General Audience
Lent a time of conversion, not ‘self-realization,’ Pope says
Lent a time of conversion, not ‘self-realization,’ Pope says
'We have a higher destiny,' Benedict tells mankind

.- Over 10,000 people crowded the Vatican’s Paul VI Hall today to meet with Pope Benedict XVI for his weekly general audience.  On this, the day when Catholics around the world celebrate Ash Wednesday, the Holy Father dedicated his catechesis to the subject of Lent.
 
"Today, Ash Wednesday," said the Pope, "we begin the Lenten journey, characterized by listening to the Word of God, by prayer and penance. Forty days during which the liturgy will help us to relive the principal moments of the Mystery of salvation."
 
For the baptized, Lent is a "new 'catechumenate' in which we return to our Baptism in order to rediscover it and experience it more profoundly. It is an occasion to go back to being Christian via a constant process of interior transformation, and of progress in the knowledge and love of Christ."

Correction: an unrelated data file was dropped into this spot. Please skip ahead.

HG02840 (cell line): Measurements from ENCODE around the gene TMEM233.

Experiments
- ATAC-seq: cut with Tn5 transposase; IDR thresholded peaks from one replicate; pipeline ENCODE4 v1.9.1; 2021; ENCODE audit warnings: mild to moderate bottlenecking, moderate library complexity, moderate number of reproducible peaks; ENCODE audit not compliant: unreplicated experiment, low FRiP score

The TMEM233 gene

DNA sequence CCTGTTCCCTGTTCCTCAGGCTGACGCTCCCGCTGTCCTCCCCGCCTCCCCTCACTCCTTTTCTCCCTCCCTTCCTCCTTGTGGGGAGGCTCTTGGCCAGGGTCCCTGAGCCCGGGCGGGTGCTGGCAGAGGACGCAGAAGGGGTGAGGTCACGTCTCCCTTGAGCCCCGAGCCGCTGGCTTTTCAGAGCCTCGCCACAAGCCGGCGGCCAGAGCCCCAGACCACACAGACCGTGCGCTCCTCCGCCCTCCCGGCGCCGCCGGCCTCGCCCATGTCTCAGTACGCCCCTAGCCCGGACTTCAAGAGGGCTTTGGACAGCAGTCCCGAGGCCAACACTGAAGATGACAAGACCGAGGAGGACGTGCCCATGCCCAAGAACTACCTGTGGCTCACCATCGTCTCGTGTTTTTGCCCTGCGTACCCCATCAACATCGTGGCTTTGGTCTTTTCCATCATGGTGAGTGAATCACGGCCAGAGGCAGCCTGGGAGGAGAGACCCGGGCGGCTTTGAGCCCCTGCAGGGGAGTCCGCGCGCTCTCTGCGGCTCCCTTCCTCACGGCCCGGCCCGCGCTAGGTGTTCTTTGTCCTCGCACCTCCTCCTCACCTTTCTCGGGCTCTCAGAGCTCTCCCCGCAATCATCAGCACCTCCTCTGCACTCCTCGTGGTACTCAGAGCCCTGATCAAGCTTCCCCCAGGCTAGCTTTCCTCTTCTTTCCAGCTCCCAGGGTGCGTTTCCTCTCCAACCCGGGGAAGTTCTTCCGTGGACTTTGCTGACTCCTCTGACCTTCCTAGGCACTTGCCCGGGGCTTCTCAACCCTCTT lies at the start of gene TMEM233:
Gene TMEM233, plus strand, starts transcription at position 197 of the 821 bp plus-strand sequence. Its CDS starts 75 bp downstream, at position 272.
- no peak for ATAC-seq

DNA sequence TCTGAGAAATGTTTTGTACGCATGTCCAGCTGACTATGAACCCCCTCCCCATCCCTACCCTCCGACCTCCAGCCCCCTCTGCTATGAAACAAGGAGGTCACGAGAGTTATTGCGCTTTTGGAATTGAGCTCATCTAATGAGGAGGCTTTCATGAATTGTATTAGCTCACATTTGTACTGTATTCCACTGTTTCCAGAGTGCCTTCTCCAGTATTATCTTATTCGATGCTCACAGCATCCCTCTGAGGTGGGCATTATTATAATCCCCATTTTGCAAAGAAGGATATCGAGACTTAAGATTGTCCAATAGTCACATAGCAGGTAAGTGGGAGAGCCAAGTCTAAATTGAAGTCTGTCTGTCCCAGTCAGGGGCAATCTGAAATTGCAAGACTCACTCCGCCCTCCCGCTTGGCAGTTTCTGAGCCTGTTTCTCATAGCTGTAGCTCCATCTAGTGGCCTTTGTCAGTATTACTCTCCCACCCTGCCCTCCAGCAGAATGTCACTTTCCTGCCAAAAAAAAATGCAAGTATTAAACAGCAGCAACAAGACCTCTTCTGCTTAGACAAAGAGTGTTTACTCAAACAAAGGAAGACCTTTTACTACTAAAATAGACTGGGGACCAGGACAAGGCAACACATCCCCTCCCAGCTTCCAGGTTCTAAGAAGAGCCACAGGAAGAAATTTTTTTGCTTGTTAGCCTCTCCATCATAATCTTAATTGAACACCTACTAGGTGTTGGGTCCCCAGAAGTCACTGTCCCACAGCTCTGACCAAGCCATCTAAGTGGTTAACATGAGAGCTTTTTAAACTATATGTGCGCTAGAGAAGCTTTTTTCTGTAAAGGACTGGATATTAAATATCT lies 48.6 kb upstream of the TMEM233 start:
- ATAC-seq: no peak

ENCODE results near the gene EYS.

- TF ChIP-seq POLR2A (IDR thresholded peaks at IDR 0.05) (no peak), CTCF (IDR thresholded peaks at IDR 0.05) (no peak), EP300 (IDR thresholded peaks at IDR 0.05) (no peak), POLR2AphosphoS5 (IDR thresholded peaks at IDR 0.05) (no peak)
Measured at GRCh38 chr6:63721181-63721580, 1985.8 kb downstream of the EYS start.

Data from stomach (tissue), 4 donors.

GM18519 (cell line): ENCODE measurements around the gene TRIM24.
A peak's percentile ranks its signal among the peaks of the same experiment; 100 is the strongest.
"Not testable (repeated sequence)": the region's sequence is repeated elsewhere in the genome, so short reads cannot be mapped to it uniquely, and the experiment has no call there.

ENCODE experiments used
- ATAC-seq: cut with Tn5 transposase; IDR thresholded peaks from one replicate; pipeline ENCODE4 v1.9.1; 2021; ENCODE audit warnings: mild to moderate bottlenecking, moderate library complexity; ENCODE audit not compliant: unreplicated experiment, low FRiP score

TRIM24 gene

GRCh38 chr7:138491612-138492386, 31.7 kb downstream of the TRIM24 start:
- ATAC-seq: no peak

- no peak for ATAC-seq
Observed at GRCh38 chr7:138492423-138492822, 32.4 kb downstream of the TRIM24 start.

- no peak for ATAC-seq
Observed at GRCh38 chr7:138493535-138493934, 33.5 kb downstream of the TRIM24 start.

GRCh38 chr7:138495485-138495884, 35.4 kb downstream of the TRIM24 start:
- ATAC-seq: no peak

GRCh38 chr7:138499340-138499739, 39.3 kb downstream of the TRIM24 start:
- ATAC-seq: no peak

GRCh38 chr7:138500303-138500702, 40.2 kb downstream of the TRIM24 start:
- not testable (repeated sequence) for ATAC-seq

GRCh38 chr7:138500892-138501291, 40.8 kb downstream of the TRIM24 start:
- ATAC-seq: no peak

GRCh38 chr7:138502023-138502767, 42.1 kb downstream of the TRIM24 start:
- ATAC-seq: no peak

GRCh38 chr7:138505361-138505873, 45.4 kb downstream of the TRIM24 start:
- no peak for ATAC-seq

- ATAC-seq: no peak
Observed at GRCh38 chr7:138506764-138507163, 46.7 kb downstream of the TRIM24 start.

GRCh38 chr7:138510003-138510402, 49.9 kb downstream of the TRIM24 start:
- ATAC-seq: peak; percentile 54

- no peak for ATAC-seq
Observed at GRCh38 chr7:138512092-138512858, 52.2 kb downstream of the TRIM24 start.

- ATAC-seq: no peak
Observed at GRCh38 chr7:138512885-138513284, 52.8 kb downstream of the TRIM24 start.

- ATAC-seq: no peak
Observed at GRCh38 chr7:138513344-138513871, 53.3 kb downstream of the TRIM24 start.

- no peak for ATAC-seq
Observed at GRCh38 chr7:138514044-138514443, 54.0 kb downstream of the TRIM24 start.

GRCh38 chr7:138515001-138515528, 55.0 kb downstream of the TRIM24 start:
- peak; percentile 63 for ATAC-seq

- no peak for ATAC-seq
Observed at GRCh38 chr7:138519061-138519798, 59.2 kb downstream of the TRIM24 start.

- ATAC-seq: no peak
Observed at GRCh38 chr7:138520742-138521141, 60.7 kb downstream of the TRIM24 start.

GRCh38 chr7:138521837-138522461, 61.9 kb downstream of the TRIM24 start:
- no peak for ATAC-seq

"Conversion," the Holy Father explained, is not something that happens once and for all, it is a process, a journey, that cannot be limited to a specific period but must embrace all existence."
 
"In this light," he went on, "Lent is an appropriate spiritual moment to train ourselves more earnestly to seek God, opening our hearts to Christ. Conversion means seeking God.  It is not an effort of self-realization. Self-realization is a contradiction, and it is too little for us. We have a higher destiny.  Conversion consists precisely in not thinking that one is the 'creator' of oneself, and thus discovering the truth."
 
The Holy Father then went on to refer to his Lenten Message for this year, in which he highlights "the immense love that God has for us," and invites Christians to remain "with Mary and John, the disciple Jesus loved, next to Him Who on the Cross gave his life for humanity."
 
"The Cross is the definitive revelation of love and divine mercy, also for us, men and women of our time too often distracted by worldly and momentary concerns and interests. God is love and His love is the secret of our happiness. To enter into this mystery of love there is no other way than that of losing ourselves, giving ourselves, the way of the Cross."
 
"For this reason," Benedict XVI concluded, "the liturgy of Lent invites us ... to reject sin and evil, and overcome selfishness and indifference, Prayer, fasting, penance and works of charity towards our brothers and sisters thus become spiritual paths to follow in order to return to God."

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